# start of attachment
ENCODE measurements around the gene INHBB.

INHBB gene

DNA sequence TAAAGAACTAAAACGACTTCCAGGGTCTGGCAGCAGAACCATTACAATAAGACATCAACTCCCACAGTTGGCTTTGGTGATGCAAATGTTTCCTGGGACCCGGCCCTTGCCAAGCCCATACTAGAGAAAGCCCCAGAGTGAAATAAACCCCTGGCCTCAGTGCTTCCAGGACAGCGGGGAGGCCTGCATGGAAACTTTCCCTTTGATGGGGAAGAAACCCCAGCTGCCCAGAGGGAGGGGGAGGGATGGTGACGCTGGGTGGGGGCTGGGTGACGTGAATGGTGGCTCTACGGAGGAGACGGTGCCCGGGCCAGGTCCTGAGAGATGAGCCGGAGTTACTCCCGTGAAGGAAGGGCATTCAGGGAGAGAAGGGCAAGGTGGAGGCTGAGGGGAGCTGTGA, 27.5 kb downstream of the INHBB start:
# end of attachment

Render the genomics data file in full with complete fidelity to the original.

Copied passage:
ENCODE measurements around the gene INHBB.

INHBB gene

DNA sequence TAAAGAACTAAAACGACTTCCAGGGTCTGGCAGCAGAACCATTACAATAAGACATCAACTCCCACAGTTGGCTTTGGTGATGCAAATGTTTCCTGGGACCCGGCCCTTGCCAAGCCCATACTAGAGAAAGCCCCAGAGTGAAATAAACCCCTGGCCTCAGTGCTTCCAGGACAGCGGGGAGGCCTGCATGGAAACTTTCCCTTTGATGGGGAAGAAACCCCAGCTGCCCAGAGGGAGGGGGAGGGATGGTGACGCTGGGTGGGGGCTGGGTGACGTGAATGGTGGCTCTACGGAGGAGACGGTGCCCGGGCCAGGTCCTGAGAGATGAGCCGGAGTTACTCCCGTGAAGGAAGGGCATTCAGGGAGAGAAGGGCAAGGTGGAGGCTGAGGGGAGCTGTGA, 27.5 kb downstream of the INHBB start: